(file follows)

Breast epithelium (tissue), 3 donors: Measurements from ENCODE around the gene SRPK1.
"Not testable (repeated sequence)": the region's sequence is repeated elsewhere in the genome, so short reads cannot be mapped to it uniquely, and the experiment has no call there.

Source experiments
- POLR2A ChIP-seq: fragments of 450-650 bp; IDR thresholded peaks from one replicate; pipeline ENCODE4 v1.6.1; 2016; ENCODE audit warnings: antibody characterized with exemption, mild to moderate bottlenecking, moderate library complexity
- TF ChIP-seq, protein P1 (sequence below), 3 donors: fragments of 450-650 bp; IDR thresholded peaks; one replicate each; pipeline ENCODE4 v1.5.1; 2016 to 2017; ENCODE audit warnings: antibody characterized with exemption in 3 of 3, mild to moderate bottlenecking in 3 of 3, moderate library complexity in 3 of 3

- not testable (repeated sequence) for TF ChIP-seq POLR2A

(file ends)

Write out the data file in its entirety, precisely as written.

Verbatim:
Breast epithelium (tissue), 3 donors: Measurements from ENCODE around the gene SRPK1.
"Not testable (repeated sequence)": the region's sequence is repeated elsewhere in the genome, so short reads cannot be mapped to it uniquely, and the experiment has no call there.

Source experiments
- POLR2A ChIP-seq: fragments of 450-650 bp; IDR thresholded peaks from one replicate; pipeline ENCODE4 v1.6.1; 2016; ENCODE audit warnings: antibody characterized with exemption, mild to moderate bottlenecking, moderate library complexity
- TF ChIP-seq, protein P1 (sequence below), 3 donors: fragments of 450-650 bp; IDR thresholded peaks; one replicate each; pipeline ENCODE4 v1.5.1; 2016 to 2017; ENCODE audit warnings: antibody characterized with exemption in 3 of 3, mild to moderate bottlenecking in 3 of 3, moderate library complexity in 3 of 3

- not testable (repeated sequence) for TF ChIP-seq POLR2A